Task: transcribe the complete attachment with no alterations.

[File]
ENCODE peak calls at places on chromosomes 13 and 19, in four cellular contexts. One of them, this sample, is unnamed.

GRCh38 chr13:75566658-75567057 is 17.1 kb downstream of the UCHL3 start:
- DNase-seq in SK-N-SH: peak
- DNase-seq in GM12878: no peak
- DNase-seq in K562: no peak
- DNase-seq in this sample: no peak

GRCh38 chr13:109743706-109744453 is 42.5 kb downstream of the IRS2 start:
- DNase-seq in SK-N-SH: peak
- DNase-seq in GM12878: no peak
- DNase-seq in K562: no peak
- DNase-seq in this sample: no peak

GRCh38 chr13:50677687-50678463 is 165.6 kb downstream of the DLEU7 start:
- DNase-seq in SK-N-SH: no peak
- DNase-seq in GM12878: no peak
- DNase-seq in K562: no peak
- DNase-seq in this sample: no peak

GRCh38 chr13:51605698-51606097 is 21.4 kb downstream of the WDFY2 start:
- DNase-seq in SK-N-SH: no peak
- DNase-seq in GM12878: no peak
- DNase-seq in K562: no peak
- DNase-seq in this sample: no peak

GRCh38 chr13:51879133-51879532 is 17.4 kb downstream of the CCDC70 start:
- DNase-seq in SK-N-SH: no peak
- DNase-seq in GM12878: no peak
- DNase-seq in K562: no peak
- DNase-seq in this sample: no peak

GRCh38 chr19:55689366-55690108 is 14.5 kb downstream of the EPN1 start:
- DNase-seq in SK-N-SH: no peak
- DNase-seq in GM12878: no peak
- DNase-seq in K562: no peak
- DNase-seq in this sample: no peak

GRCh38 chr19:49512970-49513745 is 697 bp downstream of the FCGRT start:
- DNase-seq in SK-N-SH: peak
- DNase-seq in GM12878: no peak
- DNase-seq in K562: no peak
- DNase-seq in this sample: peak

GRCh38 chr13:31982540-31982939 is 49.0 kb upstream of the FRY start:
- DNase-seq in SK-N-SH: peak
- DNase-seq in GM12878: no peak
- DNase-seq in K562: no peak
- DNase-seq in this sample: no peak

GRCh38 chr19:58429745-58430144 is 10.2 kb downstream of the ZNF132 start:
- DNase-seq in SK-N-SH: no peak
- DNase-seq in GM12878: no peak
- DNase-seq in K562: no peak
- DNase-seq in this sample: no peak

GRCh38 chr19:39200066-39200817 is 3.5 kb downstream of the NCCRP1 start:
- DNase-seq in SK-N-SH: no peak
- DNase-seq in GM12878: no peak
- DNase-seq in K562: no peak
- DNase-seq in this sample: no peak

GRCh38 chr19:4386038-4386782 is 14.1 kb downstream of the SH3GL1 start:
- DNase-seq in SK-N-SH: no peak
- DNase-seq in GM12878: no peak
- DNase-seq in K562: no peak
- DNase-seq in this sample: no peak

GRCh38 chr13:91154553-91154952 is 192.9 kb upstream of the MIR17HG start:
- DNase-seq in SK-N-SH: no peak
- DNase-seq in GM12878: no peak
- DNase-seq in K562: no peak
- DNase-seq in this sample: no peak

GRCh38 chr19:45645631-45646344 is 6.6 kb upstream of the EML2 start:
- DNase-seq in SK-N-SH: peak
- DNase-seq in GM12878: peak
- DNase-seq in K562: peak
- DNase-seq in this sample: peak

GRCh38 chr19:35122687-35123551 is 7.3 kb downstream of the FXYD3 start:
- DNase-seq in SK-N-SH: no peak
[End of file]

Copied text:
ENCODE peak calls at places on chromosomes 13 and 19, in four cellular contexts. One of them, this sample, is unnamed.

GRCh38 chr13:75566658-75567057 is 17.1 kb downstream of the UCHL3 start:
- DNase-seq in SK-N-SH: peak
- DNase-seq in GM12878: no peak
- DNase-seq in K562: no peak
- DNase-seq in this sample: no peak

GRCh38 chr13:109743706-109744453 is 42.5 kb downstream of the IRS2 start:
- DNase-seq in SK-N-SH: peak
- DNase-seq in GM12878: no peak
- DNase-seq in K562: no peak
- DNase-seq in this sample: no peak

GRCh38 chr13:50677687-50678463 is 165.6 kb downstream of the DLEU7 start:
- DNase-seq in SK-N-SH: no peak
- DNase-seq in GM12878: no peak
- DNase-seq in K562: no peak
- DNase-seq in this sample: no peak

GRCh38 chr13:51605698-51606097 is 21.4 kb downstream of the WDFY2 start:
- DNase-seq in SK-N-SH: no peak
- DNase-seq in GM12878: no peak
- DNase-seq in K562: no peak
- DNase-seq in this sample: no peak

GRCh38 chr13:51879133-51879532 is 17.4 kb downstream of the CCDC70 start:
- DNase-seq in SK-N-SH: no peak
- DNase-seq in GM12878: no peak
- DNase-seq in K562: no peak
- DNase-seq in this sample: no peak

GRCh38 chr19:55689366-55690108 is 14.5 kb downstream of the EPN1 start:
- DNase-seq in SK-N-SH: no peak
- DNase-seq in GM12878: no peak
- DNase-seq in K562: no peak
- DNase-seq in this sample: no peak

GRCh38 chr19:49512970-49513745 is 697 bp downstream of the FCGRT start:
- DNase-seq in SK-N-SH: peak
- DNase-seq in GM12878: no peak
- DNase-seq in K562: no peak
- DNase-seq in this sample: peak

GRCh38 chr13:31982540-31982939 is 49.0 kb upstream of the FRY start:
- DNase-seq in SK-N-SH: peak
- DNase-seq in GM12878: no peak
- DNase-seq in K562: no peak
- DNase-seq in this sample: no peak

GRCh38 chr19:58429745-58430144 is 10.2 kb downstream of the ZNF132 start:
- DNase-seq in SK-N-SH: no peak
- DNase-seq in GM12878: no peak
- DNase-seq in K562: no peak
- DNase-seq in this sample: no peak

GRCh38 chr19:39200066-39200817 is 3.5 kb downstream of the NCCRP1 start:
- DNase-seq in SK-N-SH: no peak
- DNase-seq in GM12878: no peak
- DNase-seq in K562: no peak
- DNase-seq in this sample: no peak

GRCh38 chr19:4386038-4386782 is 14.1 kb downstream of the SH3GL1 start:
- DNase-seq in SK-N-SH: no peak
- DNase-seq in GM12878: no peak
- DNase-seq in K562: no peak
- DNase-seq in this sample: no peak

GRCh38 chr13:91154553-91154952 is 192.9 kb upstream of the MIR17HG start:
- DNase-seq in SK-N-SH: no peak
- DNase-seq in GM12878: no peak
- DNase-seq in K562: no peak
- DNase-seq in this sample: no peak

GRCh38 chr19:45645631-45646344 is 6.6 kb upstream of the EML2 start:
- DNase-seq in SK-N-SH: peak
- DNase-seq in GM12878: peak
- DNase-seq in K562: peak
- DNase-seq in this sample: peak

GRCh38 chr19:35122687-35123551 is 7.3 kb downstream of the FXYD3 start:
- DNase-seq in SK-N-SH: no peak